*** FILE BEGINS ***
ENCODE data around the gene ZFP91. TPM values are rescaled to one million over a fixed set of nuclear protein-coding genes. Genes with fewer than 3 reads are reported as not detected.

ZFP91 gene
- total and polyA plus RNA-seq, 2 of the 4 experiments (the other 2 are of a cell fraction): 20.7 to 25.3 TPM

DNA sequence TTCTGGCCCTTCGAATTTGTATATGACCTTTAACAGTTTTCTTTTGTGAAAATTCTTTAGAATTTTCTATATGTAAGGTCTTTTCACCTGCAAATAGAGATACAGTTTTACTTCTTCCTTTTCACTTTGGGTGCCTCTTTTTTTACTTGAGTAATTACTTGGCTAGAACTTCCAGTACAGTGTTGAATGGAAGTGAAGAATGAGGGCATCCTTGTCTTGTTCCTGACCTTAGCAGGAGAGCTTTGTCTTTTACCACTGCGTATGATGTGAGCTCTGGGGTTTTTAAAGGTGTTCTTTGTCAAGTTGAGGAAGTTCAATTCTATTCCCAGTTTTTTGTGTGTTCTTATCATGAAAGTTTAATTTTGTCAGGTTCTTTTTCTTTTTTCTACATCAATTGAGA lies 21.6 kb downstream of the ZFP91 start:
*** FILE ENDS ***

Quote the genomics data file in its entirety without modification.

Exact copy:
ENCODE data around the gene ZFP91. TPM values are rescaled to one million over a fixed set of nuclear protein-coding genes. Genes with fewer than 3 reads are reported as not detected.

ZFP91 gene
- total and polyA plus RNA-seq, 2 of the 4 experiments (the other 2 are of a cell fraction): 20.7 to 25.3 TPM

DNA sequence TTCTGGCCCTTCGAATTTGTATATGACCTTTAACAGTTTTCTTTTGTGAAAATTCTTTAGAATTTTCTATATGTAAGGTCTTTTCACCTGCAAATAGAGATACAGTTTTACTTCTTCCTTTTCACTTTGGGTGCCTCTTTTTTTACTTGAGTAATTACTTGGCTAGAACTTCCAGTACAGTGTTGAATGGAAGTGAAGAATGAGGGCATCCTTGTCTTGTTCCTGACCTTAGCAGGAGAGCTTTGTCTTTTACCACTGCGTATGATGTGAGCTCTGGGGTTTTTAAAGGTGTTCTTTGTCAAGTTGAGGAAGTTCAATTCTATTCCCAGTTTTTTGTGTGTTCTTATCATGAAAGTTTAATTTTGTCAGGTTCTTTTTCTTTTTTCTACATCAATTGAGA lies 21.6 kb downstream of the ZFP91 start: